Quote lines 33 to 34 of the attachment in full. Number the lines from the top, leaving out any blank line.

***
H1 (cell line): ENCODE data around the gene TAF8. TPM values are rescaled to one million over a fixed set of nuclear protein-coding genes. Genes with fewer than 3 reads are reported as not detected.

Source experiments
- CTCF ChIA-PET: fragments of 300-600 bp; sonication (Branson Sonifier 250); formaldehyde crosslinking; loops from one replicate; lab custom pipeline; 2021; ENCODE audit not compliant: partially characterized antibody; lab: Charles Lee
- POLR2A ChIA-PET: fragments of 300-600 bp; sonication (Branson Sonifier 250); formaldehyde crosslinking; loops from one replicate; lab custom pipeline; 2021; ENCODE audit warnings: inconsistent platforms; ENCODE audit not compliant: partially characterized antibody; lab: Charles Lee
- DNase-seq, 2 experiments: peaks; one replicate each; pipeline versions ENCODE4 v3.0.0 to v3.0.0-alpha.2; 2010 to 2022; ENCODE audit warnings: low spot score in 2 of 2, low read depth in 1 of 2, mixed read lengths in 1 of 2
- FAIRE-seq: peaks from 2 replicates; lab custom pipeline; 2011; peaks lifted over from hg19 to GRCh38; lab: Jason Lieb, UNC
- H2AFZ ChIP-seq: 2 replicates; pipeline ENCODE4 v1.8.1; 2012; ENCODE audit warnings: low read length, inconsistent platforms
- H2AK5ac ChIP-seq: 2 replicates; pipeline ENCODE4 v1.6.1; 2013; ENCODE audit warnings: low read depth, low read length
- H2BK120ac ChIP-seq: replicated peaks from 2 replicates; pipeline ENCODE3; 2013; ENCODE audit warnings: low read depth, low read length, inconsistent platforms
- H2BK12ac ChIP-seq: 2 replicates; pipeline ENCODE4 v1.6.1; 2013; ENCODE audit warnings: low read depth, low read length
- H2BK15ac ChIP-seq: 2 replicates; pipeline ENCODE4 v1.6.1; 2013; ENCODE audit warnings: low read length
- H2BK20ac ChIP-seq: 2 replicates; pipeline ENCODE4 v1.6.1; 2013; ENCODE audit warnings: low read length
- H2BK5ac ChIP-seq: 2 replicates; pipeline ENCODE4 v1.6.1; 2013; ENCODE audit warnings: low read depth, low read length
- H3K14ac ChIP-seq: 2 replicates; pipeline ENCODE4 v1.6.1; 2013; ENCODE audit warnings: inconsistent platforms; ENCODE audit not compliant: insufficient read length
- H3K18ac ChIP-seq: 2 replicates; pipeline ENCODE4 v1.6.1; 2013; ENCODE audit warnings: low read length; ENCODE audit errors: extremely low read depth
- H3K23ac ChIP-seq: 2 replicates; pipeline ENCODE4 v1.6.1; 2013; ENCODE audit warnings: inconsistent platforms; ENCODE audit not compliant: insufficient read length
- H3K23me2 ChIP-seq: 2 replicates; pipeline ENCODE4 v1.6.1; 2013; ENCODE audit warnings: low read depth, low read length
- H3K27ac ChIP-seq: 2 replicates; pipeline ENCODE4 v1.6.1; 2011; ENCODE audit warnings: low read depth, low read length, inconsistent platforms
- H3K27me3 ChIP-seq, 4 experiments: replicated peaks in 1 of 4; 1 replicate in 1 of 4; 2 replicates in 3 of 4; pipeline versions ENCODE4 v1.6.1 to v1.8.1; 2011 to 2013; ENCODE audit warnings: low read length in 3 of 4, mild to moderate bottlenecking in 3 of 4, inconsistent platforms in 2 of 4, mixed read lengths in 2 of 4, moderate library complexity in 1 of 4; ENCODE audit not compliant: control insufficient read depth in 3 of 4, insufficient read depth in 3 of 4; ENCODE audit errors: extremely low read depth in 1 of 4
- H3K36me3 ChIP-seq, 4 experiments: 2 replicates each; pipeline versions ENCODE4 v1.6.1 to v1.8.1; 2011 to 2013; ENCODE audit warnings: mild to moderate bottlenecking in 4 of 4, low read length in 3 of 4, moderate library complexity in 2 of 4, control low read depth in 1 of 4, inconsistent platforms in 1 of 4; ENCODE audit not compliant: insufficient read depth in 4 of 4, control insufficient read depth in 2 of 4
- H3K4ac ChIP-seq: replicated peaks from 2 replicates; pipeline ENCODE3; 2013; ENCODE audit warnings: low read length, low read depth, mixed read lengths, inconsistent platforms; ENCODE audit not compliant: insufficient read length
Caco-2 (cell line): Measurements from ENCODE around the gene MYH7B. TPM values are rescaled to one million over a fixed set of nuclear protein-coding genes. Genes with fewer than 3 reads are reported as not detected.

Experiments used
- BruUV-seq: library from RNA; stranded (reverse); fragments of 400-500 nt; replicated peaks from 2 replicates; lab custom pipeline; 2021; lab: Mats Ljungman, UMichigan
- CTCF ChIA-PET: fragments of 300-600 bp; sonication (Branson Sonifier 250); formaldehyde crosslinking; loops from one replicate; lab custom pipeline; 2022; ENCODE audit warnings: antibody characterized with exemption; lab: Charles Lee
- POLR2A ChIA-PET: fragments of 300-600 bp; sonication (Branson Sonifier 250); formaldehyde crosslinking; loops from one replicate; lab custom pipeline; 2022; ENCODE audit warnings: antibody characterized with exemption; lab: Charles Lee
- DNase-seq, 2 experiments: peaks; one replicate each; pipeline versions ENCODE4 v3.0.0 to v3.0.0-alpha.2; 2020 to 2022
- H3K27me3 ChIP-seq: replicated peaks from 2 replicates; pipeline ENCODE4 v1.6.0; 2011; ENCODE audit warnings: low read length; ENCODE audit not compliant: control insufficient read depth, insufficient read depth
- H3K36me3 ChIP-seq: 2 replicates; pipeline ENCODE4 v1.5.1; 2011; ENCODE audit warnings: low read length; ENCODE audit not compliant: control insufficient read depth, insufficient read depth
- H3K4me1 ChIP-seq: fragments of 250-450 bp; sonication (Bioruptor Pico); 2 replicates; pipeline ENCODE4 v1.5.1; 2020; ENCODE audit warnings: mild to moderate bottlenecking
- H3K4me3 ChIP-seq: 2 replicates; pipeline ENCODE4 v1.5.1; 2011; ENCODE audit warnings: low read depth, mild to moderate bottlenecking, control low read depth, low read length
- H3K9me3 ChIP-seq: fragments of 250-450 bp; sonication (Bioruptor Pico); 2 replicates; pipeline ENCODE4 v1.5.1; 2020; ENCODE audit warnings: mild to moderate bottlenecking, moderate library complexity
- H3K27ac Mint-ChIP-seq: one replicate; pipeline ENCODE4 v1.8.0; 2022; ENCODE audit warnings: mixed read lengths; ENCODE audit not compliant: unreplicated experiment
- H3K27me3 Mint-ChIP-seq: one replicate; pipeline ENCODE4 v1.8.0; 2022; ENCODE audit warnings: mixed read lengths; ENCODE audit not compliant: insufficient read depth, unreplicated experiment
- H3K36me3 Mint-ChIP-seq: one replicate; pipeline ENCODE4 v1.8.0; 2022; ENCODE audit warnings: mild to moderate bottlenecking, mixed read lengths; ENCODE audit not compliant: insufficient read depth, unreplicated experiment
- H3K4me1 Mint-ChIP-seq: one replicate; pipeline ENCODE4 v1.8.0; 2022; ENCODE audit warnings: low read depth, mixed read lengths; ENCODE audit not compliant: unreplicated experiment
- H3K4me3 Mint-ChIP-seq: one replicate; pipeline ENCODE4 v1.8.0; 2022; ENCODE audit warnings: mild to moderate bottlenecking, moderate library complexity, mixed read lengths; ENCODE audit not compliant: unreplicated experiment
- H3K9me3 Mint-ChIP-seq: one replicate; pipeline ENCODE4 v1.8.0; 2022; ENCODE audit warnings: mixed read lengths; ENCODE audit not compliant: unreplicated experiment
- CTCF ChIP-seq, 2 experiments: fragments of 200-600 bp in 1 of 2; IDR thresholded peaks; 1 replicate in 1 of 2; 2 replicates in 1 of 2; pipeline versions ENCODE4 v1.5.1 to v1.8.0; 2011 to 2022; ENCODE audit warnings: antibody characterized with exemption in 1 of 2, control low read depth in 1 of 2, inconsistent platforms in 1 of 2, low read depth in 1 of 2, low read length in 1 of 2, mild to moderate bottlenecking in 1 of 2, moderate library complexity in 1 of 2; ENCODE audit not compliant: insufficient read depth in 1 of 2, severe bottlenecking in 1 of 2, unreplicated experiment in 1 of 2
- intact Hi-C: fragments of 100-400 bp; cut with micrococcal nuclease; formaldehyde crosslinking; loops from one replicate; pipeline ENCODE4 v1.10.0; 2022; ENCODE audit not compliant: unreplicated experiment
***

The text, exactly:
- H3K27ac Mint-ChIP-seq: one replicate; pipeline ENCODE4 v1.8.0; 2022; ENCODE audit warnings: mixed read lengths; ENCODE audit not compliant: unreplicated experiment
- H3K27me3 Mint-ChIP-seq: one replicate; pipeline ENCODE4 v1.8.0; 2022; ENCODE audit warnings: mixed read lengths; ENCODE audit not compliant: insufficient read depth, unreplicated experiment